To get off the mountain you have a fourth option; to take a luge slide all the way down. My friend Fiona (thank the good Lord for Fiona) had given us some very helpful tips on our visit, one of which was "luge strategy" and who NOT to go behind when embarking on our descending.  Important note.  If you are ever going down the TGW luge, do NOT get behind large, break wielding groups of people (who want to stop and take photos of each other). We cleverly avoided doing this but unfortunately were so speedy on our decent we caught up midway down to a woman toting a giant Michael Kors handbag on her slide (WT..?  Who brings a honking huge handbag to the Great Wall of China?), who kept breaking (for fear that something might fall out of her handbag probably). So Bruce had to break, then I had to break and then these two guys from Chicago behind me were breaking, all because of purse lady.  It then turned into a bit of high speed bumper cars to give her the hint (it was quite fun actually). The guards were yelling at her to hurry up, at me to stop videoing (there was no way in hell I was NOT videoing that ride) as Bruce continued to gently bump her to move her along.  It was so much fun, we will never forget it. 

 

(Screaming down the mountain on the luge)

(When in China...buy a selfie stick and take your photo on the TGW! We look a little stunned because we didn't know how to work it...)

Saturday Night - My (Beijing flight attendant) friend Anna recommended a fantastic restaurant called Black Sesame Kitchen.  It is a cooking/private party, communal dining restaurant.  Nestled off the beaten track (luckily they emailed great directions) we were dropped off at the top of a lane.  A Ricksha driver offered to take us to the restaurant which was great as I was wearing heels. We arrived to a darling front door that led us into a charming courtyard. So darling and tranquil.  The dinner table for 15 was set up and waiting for us, with the chefs prepping our 12 course dinner we were about to enjoy along with 12 other complete strangers.  Two Irish men, a Canadian University recruiter, a New Zealand traveller, two American teachers from NY, three dot comers (that looked like they were out of the Facebook movie), three expats that lived in Beijing and one friend visiting them from the States.  The conversation was interesting, the food was OUTSTANDING and the overall experience was such a highlight.  If you're ever in Beijing you really must try it.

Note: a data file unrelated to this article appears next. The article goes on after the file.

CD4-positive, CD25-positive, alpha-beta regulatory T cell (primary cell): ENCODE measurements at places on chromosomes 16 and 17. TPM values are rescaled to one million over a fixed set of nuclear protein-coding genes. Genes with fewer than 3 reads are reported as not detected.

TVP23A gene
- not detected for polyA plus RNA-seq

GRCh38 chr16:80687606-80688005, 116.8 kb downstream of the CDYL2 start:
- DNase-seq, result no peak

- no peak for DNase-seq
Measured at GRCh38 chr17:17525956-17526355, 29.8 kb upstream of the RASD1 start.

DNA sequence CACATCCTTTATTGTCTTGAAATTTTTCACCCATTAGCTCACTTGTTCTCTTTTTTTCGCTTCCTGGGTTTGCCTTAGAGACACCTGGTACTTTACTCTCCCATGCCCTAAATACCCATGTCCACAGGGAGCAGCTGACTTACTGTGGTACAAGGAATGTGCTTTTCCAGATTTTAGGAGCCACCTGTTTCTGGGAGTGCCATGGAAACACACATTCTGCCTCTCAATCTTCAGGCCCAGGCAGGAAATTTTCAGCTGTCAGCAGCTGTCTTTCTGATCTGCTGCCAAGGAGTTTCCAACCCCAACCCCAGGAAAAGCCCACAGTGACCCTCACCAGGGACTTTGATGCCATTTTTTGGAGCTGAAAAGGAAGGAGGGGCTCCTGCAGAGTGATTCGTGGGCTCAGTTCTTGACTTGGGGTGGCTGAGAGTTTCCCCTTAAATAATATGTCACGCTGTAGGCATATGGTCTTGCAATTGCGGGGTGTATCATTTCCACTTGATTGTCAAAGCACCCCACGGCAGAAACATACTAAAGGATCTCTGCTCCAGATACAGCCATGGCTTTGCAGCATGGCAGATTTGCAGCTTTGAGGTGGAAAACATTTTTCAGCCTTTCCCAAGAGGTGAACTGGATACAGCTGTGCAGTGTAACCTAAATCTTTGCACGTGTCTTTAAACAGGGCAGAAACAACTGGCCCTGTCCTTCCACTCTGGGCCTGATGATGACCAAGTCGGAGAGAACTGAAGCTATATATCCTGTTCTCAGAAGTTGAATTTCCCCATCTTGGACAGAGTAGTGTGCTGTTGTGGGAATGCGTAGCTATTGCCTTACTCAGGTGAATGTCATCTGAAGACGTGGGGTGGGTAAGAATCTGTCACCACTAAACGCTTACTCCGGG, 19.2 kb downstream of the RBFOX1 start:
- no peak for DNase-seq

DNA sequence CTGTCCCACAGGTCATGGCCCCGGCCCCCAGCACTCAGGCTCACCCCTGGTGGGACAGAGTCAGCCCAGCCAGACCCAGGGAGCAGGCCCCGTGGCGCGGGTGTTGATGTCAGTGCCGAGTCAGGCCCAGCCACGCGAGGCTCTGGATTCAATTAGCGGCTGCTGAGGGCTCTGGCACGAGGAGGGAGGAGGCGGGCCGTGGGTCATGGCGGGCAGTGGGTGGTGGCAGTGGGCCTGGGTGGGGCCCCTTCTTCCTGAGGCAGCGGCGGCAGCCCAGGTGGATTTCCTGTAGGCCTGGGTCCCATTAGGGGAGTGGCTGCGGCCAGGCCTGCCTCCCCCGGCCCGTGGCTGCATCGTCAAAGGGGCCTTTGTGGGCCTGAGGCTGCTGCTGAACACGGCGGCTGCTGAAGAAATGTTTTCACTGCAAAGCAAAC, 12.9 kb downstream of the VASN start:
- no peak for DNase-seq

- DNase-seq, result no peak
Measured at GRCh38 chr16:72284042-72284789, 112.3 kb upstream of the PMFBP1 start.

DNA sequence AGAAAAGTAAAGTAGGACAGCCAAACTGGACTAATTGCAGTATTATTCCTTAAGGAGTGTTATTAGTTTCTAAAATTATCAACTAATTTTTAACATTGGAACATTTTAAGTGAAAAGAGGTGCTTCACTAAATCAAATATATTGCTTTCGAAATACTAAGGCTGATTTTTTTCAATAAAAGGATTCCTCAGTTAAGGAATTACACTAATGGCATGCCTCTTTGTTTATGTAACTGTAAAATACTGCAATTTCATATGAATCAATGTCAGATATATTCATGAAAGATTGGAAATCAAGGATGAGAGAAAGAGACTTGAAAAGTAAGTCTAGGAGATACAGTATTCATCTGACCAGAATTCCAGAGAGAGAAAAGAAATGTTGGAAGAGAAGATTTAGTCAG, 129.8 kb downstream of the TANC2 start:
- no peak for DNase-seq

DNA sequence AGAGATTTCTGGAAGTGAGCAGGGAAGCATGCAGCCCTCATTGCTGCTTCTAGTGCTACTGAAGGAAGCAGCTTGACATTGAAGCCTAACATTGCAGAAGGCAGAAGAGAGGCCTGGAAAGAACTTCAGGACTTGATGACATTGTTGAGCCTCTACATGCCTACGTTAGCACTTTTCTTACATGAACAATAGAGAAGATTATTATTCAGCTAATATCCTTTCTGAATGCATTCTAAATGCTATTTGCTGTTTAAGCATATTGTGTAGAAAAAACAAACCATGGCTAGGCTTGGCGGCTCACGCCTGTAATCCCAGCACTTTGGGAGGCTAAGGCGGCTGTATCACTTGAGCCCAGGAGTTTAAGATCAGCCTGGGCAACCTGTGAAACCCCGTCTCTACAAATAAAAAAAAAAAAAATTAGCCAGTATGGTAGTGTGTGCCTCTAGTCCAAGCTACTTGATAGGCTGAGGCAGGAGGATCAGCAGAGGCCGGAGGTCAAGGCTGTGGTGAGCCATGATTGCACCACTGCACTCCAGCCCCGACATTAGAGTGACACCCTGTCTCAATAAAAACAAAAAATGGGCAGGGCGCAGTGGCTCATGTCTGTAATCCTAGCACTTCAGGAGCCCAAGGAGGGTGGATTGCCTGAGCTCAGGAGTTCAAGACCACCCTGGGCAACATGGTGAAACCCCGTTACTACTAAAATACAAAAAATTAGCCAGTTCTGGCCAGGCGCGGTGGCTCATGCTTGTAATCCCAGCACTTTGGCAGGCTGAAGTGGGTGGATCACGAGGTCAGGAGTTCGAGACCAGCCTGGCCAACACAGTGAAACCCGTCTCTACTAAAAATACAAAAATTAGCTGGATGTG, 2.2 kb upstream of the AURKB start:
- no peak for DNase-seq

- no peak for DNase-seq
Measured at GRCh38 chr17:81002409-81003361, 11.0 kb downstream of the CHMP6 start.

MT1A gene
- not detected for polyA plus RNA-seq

(Coco the owner - she was darling! and hosts this dinner twice a week. The other days and nights she does private events and cooking classes.  We lucked out being in town on one of the two nights she offers this dinner experience.)

(The mouth watering menu)

Our hotel was situated around every possible Embassy you an imagine.  Each one had uniformed guards standing at attention 24/7, dressed in their uniforms, guns, the whole bit.  There were many soldiers marching all around the city with machine guns.  Not what we are used to seeing.  None of that here in Shanghai.

 

On Sunday we took a 1.45 minute flight and were happy to be back "home" in Shanghai for our last ten days together on this amazing, incredible, once in a lifetime experience we have both enjoyed so much.

Thanks for reading.  Only one more Shanghai blog to come next week... Boo hoo.

Annabel

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Comments

  • Posted by Williammen on May 18, 2016

    Very neat post.Really looking forward to read more. Awesome. Gillim